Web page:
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We need better information about our schools

SBOE member Thomas Ratliff makes a lot of sense about school accountability ratings and how little they really tell you about a given school’s performance.

Many people across the state are familiar with the terms “exemplary,” “recognized,” “academically acceptable” or “academically unacceptable” when reading about our public schools. Unfortunately, the majority of people have no idea what those words really mean in the context of school performance.

The TEA assigns these one- or two-word descriptions to entire campuses and entire school districts in an attempt to provide the public with a general indication of how that campus or district is performing academically. The problem is, they don’t tell the whole story.

In fact, these rankings only tell the public how the lowest-performing sub-group is doing. Yes, you read that right, the lowest. What are the subgroups? Caucasian, African American, Hispanic, economically disadvantaged and special needs students are the sub-groups the TEA tracks.

So, at your local district, four out of five sub-groups could be doing great while one is struggling, and the whole campus or district gets the low ranking. An analogy: If a whole high school track team ran races every month, and at the end of the year, every team member received the worst time of the slowest runner, it would be how our school accountability rating system works. Does that sound fair or accountable?

People love to talk about government being run like a business. Tell me about businesses that issue news releases only about how the weakest part of their organization is doing. They don’t. They tell you how the entire business is doing — the good and the bad.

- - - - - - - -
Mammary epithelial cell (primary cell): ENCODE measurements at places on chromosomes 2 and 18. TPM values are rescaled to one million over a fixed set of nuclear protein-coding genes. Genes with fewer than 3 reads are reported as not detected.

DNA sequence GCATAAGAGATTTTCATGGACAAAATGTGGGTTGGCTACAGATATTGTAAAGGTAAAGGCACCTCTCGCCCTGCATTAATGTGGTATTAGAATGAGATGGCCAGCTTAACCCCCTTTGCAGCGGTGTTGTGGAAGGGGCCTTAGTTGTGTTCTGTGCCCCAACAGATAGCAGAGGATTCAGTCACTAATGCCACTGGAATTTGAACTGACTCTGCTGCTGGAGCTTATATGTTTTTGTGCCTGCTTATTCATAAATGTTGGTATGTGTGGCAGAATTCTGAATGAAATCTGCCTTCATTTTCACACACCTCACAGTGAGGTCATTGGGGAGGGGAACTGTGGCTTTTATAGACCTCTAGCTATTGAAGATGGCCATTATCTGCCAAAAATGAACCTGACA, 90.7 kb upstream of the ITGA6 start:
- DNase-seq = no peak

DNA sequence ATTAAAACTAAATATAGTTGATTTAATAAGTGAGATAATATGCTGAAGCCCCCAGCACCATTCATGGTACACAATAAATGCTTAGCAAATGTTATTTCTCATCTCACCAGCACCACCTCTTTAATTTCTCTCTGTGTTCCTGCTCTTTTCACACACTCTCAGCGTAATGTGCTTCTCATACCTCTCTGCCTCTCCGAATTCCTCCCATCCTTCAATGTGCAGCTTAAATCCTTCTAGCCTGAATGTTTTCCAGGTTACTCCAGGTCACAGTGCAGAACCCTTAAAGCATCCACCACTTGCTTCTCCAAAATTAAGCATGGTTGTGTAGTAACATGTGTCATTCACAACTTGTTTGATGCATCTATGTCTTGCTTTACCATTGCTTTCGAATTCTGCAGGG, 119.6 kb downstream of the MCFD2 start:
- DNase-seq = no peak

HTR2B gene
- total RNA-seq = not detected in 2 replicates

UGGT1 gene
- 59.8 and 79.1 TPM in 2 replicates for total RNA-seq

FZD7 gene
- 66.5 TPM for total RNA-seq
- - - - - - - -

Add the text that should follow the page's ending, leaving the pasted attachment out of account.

We should demand the same from TEA when they tell us about our local schools.

His basic argument, with which I agree, is that the Texas Education Agency should provide details about how all of the subgroups perform in a given school, and presumably rank schools by how they did within each category. It’s quite clear what the benefits of that would be. That takes on extra importance now because the TEA has made changes to the controversial Texas Projection Measure, which had previously overstated the results at many schools. As Ratliff notes, some schools could see their accountability rating drop while nonetheless having better performance overall among its students. I hope the TEA listens, and may I say again how lucky we are that he knocked off Don McLeroy last year.

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